The Dodgeville school district sports teams are known by the name of Dodgeville Dodgers, with the letter D used as the team symbol.
St. Joseph's Catholic school serves students in Kindergarten through 8th grade.
In the metropolitan building downtown SWATC adult education classes are offered.
Dodgeville's weekly newspaper is the Dodgeville Chronicle, published every Wednesday. With a circulation of about 5,300, the newspaper serves Dodgeville and surrounding communities such as Highland, Linden, and Mineral Point.
Military Ridge State Trail is a 40-mile (64 km) trail that runs from Dodgeville to Fitchburg, Wisconsin following the former Chicago and Northwestern Railroad paths (MRT). It is used for hiking, bicycling, snowmobiling, and cross country skiing.
Governor Dodge State Park is located on Highway 23, about 3 miles (4.8 km) north of Dodgeville.
Every summer Dodgeville holds a "Farmer Appreciation Day" featuring a parade down Dodgeville's Iowa Street and a festival in Harris Park. The event, which takes place the third weekend of July, serves as a way for the people of Dodgeville to show appreciation for the farmers who are the backbone of the local economy. The parade features farming implements, fire trucks and ambulances, and floats constructed by area churches and businesses. The festival features cold BBQ sandwiches, music, rides, tractor pulls, and fireworks.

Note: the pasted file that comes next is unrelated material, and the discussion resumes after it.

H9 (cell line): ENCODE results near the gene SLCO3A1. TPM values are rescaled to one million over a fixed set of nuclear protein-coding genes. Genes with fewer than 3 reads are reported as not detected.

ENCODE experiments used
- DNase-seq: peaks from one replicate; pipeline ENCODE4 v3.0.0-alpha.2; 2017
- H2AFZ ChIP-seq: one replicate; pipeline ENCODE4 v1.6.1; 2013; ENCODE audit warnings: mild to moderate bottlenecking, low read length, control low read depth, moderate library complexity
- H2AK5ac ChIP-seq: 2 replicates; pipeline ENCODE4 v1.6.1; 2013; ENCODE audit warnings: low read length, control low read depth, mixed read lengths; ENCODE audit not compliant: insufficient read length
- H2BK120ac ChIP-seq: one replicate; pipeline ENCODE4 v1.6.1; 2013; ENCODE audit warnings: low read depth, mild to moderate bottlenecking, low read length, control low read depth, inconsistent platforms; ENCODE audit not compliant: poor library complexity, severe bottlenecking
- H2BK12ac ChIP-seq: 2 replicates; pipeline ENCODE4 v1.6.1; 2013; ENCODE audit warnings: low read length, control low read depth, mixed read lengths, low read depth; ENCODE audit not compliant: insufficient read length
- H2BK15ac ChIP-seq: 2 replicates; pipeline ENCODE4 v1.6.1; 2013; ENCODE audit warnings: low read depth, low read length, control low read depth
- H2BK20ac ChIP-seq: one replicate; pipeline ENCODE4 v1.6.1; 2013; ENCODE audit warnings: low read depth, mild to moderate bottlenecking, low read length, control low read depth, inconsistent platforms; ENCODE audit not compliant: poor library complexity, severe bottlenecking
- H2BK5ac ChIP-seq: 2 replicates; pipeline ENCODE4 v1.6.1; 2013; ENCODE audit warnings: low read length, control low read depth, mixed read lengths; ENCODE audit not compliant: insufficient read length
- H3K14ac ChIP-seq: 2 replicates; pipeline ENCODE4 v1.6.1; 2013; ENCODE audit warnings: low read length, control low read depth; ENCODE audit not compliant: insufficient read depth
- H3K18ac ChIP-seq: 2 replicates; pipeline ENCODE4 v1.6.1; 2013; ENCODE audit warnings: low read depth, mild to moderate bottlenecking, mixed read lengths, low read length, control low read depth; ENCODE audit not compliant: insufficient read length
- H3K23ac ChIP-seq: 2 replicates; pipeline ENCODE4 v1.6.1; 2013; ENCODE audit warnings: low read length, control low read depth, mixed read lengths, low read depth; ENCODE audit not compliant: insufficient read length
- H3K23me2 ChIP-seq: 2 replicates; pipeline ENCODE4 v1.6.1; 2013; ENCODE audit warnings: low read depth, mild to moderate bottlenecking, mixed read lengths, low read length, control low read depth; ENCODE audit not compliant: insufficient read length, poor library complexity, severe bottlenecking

Every August, Lands' End hosts a four-day clearance sale in the Harris Park pavilion, drawing visitors in search of bargains.
In 1974, St. Joseph's Hospital and Dodgeville General Hospital merged to form Memorial Hospital In 2001, Memorial Hospital changed its name to Upland Hills Health Center. Later other structures were added to the hospital, which were eventually demolished to build the much larger existing Upland Hills Health Center. The Center now comprises a clinic, rehabilitation center, nursing home, and hospital. It is the largest hospital in southwestern Wisconsin, serving all of Iowa county.
Dodgeville Municipal Airport The Dodgeville Municipal airport, built in 1967, was originally known as the Governor Dodge Quinn airport but was renamed Dodgeville Airport. Closed in 1989, it reopened as a private airport.
The Iowa County Taxi is a van that serves Dodgeville on Wednesdays and Fridays.
Lamers Bus provides transportation from Green Bay to Dubuque, stopping in downtown Dodgeville.
- Glenn A. Abbey, U.S. diplomat
- Bill Dyke, former U.S. vice presidential candidate
- Thomas Evans, Wisconsin State Assembly
- Homer Fieldhouse, landscape architect
- Francis Gehon, member of the Iowa Territorial Legislature
- Archie Hahn, Gold medal Olympic sprinter in the 1904 and 1906 Olympics
- Steve Hilgenberg, Wisconsin State Assembly
- John "Weenie" Wilson, Hall of Fame football, basketball, and baseball coach
- "US Gazetteer files 2010". United States Census Bureau. Retrieved 2012-11-18.
- "American FactFinder". United States Census Bureau. Retrieved 2012-11-18.
- "Population Estimates". United States Census Bureau. Retrieved 2013-06-24.
- Johnson, Cindy (August 18, 1999). "Dodgeville History". Wisconsin Local History Network. Retrieved 2009-05-01.
- Gannett, Henry (1905). The Origin of Certain Place Names in the United States. Govt. Print. Off. p. 107.
- "US Gazetteer files: 2010, 2000, and 1990". United States Census Bureau. 2011-02-12. Retrieved 2011-04-23.
- "American FactFinder". United States Census Bureau. Retrieved 2008-01-31.
- [dead link]
|Wikivoyage has a travel guide for Dodgeville, Wisconsin.|